1. Celebrate Water!

“And Darkness was upon the face of the Deep….” Says the Bible as it describes the beginning of a watery world. The ancient Indian text, the Rig Veda speaks of the beginning as a world of bottomless, uninterrupted, and limitless water’.
Water nourishes washes, cleans, and clears. No wonder many ancient cultures worship water as the foremost of the elements. This blog seeks to focus attention on various aspects of water and ways to preserve it.
Over 2/3 of the human body is made of water. Imagine, the brain is 75% water, blood is 83% water, bones 22%, muscles 75% water and lungs 90%! A decrease of 2% in our body’s water content can cause serious health problems.
Over 6000 children die every day due to polluted water. These are easily preventable deaths. It is said that the next Great War will be fought over water, as we overuse, pollute and waste water. So let us take personal responsibility to save water.
The Rotary Convention in Sao Paulo drew attention to the second largest river in the world – the Amazon. We had an exciting series of journeys across the river recently. Over 6280 kms long, it is formed in the North Peru Andes. It flows across North Brazil before entering the Atlantic Ocean near Belem. This majestic river stretches across over 15 kms in Manaos. It covers and waters over 4,75,000 sq.kms of South America, North Brazil, Bolivia, Pem, Ecuador, Columbia and Venezuela. It has an average depth of 150 ft.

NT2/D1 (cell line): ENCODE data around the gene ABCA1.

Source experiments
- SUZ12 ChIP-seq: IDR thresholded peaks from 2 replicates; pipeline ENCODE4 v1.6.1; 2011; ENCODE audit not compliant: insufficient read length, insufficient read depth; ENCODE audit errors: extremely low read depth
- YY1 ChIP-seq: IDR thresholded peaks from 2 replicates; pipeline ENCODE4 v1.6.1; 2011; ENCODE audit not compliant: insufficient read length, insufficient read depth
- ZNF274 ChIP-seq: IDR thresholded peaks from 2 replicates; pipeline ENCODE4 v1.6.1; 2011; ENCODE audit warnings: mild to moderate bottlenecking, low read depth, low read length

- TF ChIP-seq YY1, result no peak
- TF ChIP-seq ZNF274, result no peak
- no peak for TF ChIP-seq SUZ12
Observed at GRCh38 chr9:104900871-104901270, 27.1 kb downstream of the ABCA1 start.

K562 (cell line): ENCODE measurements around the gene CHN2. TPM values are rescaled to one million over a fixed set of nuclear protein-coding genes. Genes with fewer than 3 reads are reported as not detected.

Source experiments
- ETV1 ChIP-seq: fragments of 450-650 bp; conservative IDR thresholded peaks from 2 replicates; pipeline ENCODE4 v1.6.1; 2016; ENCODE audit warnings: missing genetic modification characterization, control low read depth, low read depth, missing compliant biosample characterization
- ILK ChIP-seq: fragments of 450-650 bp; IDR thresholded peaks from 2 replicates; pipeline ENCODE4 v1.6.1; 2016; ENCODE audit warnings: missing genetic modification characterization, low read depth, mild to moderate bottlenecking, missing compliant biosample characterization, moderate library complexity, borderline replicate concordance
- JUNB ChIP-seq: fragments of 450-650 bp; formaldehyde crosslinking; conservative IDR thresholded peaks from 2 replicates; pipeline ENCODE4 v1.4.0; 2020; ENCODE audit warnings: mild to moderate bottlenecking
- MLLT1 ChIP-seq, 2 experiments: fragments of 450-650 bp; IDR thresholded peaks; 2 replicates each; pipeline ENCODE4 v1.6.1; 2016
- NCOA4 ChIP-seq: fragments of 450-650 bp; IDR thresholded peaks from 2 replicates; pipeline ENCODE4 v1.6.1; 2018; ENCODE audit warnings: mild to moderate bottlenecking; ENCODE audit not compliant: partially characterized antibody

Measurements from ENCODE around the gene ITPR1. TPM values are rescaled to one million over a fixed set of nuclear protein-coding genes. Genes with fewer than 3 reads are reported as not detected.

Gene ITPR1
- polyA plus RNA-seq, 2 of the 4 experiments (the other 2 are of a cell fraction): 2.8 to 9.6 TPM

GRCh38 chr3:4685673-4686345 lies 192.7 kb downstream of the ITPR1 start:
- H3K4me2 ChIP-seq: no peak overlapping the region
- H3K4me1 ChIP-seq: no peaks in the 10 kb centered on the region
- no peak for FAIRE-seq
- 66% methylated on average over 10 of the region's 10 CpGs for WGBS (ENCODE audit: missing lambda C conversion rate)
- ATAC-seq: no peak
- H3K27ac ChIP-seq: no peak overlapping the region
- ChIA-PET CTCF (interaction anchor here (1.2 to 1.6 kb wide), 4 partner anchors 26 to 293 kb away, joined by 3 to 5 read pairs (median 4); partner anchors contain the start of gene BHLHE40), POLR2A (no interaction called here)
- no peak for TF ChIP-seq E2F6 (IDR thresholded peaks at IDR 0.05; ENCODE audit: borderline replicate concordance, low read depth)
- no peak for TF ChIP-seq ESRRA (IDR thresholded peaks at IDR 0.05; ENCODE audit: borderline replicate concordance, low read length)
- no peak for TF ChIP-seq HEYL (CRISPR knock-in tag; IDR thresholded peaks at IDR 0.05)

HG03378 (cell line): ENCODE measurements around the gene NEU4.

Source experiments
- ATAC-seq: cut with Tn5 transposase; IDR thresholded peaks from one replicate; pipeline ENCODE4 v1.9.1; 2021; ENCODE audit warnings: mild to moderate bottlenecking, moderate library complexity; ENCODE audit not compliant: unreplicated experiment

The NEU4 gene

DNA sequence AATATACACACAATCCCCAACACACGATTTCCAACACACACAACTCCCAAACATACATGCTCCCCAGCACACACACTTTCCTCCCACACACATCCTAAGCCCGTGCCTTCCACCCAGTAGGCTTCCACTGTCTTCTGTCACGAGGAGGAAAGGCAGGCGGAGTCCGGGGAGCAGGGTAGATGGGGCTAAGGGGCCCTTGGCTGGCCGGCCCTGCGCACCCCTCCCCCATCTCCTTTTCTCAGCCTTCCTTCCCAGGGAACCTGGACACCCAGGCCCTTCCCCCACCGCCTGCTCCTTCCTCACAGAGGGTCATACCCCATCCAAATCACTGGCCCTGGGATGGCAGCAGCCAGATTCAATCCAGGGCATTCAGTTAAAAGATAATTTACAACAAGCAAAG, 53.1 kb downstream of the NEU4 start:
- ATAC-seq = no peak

Its water and rich fertile silt has created the largest rain forest in the world, with the most diverse collection of animals, birds and insect life in the world. The tropical climate is tempered by heavy rainfall and the abundant life it engenders.
Trees full of chattering monkeys leaping and clinging to lush green trees with their tails, vivid clouds of butterflies, carnivorous, piranhas, the mysterious giant anaconda strangulating its prey on the jungle floor, are all parts of its creation. During July -August the frail speed boat takes you through carpets of flowers, as thick hanging creepers and lianas, hang from ancient trees and float around you to brush your shoulders as you pass.
The river is the life giving element of the lush rain forest. Polluting the river with human and industrial wastes threatens the life of millions of inhabitants of this land of which Man is the most rapacious. The destruction of the rain forest threatens not only the many life forms it supports but also contributes to an increase in atmospheric carbon di-oxide. Global warming is the immediate consequence. Those of us who live beside water bodies have a special duty to prevent such pollution. Deforestation disrupts the lives of inhabitant people whose livelihood depends on the produce of the jungle.

What can you do?
• Remember the river is not a garbage dump, it is a source of drinking water for millions. Start or join a citizens group that works to keep the river clean.
• You can help keep the river clean by being part of a patrolling body on the river banks.
• Attend river festivals and work with groups that prevent littering.
• Identify and talk to industries which discharge effluents into the river.
• Network with Government bodies which are working to clean up the river.
• Encourage any philosophy that develops reverence for the river, religious or otherwise.
• Prevent the building of toilets close to the river and work to prevent open defecation by the river

Hope you enjoy reading it. Looking forward to hearing from you.